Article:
Issue Number 7

Saturday morning


A Chapter for a Topical Autobiography

Mark Dorset

WHEN I WAS twenty-four or twenty-five, I spent a weekend on the Concord and Merrimack rivers. Inspired by A Week on the Concord and Merrimack Rivers, Henry David Thoreau’s account of the two weeks that he and his brother, John, spent traveling in their homemade boat, “in form like a fisherman’s dory,” from Concord, Massachusetts, to Concord, New Hampshire, and back, my friend Peter Leroy and I spent a weekend paddling a canoe from Concord, Massachusetts to Newburyport, Massachusetts. What do I remember of that trip now, more than forty-five years later?

I REMEMBER that, from the start, I intended to turn the trip into an article, “A Weekend on the Concord and Merrimack Rivers,” and submit it to Time Travels, a glossy magazine devoted to contemporary accounts of vacation trips undertaken in deliberate emulation of notable journeys of the past. At the time, Peter considered himself a budding photographer with a good eye, so we decided that he would take photographs throughout our trip, and the photographs would illustrate the article. We expected the people at Time Travels to take the article as soon as they saw it. Of course we expected that. Why wouldn’t we? We were young. We were bold. Well, Peter was bold—and I thought that I was bold, too.

I remember the pleasure of preparing for the trip, poring over maps, finding a canoe that someone was willing to let us use, and, especially, buying our provisions at an enormous store that catered to campers, hikers, climbers, and other outdoor adventurers. I had a great time choosing freeze-dried food there. When I was done, I had every meal and snack planned to the last bite.

“What’s all this?” Peter asked when he saw the stuff.

“These are our meals,” I said, “freeze-dried and sealed in plastic. In these packets we’ve got all of a meal’s nutrition and flavor, but none of the weight of the water. All we have to do at meal time is add water, heat, and eat—and—” I added, producing the collapsible bucket I’d bought—“we’ll scoop the water from the river with this nifty gadget.”

“Impressive,” he said. “There wasn’t anything like this this back when I took my trip to the source of the Bolotomy River. I’ve probably told you about—”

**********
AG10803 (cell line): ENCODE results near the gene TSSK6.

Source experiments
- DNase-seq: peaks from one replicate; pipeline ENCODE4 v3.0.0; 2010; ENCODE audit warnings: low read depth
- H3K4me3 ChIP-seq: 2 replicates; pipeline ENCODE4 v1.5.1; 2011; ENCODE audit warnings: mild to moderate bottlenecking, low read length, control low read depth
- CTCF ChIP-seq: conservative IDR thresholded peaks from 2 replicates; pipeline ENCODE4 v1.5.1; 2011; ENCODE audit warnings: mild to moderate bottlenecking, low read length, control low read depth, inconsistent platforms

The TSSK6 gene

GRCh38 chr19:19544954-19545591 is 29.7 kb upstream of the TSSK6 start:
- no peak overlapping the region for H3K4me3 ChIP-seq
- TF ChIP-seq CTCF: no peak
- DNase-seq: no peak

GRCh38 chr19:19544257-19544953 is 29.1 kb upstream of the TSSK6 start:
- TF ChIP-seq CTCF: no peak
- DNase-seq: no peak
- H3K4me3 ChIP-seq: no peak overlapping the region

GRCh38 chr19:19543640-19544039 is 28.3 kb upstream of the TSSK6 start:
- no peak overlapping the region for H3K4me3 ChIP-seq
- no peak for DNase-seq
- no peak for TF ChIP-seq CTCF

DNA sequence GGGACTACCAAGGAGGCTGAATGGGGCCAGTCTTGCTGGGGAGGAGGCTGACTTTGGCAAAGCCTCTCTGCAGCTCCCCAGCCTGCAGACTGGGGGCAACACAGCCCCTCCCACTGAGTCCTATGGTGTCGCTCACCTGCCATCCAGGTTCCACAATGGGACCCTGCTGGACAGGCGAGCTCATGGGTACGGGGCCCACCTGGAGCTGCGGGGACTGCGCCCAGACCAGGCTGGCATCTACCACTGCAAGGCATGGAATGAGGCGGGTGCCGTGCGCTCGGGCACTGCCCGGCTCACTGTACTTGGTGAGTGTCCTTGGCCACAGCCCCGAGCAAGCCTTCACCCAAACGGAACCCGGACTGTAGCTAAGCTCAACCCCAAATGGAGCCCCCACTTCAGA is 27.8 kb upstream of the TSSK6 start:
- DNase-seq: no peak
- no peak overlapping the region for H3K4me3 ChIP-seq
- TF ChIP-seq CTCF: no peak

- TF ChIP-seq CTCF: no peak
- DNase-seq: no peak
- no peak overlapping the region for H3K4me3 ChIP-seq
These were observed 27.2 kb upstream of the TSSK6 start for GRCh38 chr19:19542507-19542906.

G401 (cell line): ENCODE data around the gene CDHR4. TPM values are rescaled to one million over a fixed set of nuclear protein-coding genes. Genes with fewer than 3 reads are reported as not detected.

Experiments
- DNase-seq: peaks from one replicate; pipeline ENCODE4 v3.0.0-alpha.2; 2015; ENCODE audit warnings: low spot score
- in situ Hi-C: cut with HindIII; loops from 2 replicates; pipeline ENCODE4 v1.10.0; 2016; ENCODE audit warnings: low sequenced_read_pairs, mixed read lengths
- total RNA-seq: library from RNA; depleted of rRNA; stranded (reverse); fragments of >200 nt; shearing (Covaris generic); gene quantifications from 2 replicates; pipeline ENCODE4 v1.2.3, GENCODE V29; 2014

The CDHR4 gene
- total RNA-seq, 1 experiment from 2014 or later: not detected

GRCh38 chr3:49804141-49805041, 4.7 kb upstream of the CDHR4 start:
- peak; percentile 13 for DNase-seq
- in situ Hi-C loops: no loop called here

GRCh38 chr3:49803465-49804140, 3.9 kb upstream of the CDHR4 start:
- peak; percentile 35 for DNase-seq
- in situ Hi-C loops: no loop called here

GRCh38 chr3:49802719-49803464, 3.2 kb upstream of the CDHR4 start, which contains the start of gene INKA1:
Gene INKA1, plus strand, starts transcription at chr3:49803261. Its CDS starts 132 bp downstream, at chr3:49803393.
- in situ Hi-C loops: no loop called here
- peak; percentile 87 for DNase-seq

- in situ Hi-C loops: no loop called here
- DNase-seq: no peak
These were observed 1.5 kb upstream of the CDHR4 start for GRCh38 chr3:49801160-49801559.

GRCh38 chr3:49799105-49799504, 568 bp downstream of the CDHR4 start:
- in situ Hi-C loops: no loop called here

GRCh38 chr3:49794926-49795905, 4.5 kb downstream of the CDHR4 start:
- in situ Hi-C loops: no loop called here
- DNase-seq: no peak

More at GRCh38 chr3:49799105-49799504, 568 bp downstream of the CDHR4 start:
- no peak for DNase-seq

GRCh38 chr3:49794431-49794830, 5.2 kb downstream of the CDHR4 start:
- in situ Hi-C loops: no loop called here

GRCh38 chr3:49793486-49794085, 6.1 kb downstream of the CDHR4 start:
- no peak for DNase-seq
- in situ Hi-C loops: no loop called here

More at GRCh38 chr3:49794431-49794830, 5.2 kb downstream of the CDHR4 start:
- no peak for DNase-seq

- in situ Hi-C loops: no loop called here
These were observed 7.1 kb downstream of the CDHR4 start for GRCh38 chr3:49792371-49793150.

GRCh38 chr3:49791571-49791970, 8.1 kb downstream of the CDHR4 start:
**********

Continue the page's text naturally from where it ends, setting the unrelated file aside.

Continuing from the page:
“Many times,” I said.

“I told you about the food I packed?”

“Yes. Yes. Yes.”

“Oh. Well. Hey—wait a minute—”


“Didn’t the Thoreau brothers live off the land, eating low-hanging fruit and roasting squirrels?”

“Times have changed,” I said.

“Of course, but what would Thoreau—”

“We’re emulating the Thoreau brothers’ trip, not duplicating it,” I reminded him.

I remember that the first day took us through pretty meadowland. The paddling was easy and the sun was shining. I enjoyed it. I also remember, though, that after a while I discovered that I could anticipate our arrival at a highway bridge not only because I could hear the traffic, but because I could smell it. That annoyed me. It hadn’t happened to Thoreau.

When the first day’s paddling was over and we pulled the canoe onto a bank below what looked like farmland, I dipped the bucket into the river and harvested a bucket of muck.

“Hmm,” I said, looking into the bucket.

“It’s just muddy, I think,” said Peter. “We could strain it through some cloth.”

“What cloth?” I asked.

“Your shirt?” he suggested.

“Why not your shirt?” I asked.

“After straining it, we should boil it,” he said, without making any movement that suggested that he was willing to put his shirt to use as a strainer. “Or we could go to somebody’s house and ask for some water—cool, clear water.”

Saturday morning

I remember our going to the back door of a house to ask for water. I was so full of myself and our expedition that I expected our appearance at their door to startle them. I thought it would be an unusual occurrence in their dull lives, something they’d turn into an anecdote to tell their neighbors when they got together at one of the dinners they gave one another in an endless cycle of tedium. I thought they might ask to take our picture. You’ve already guessed, I’m sure, that they behaved as if canoeists pulled up at their back door daily. When I said, dramatically, “My friend and I are paddling to the sea,” the woman said, wearily, “You want water, right?”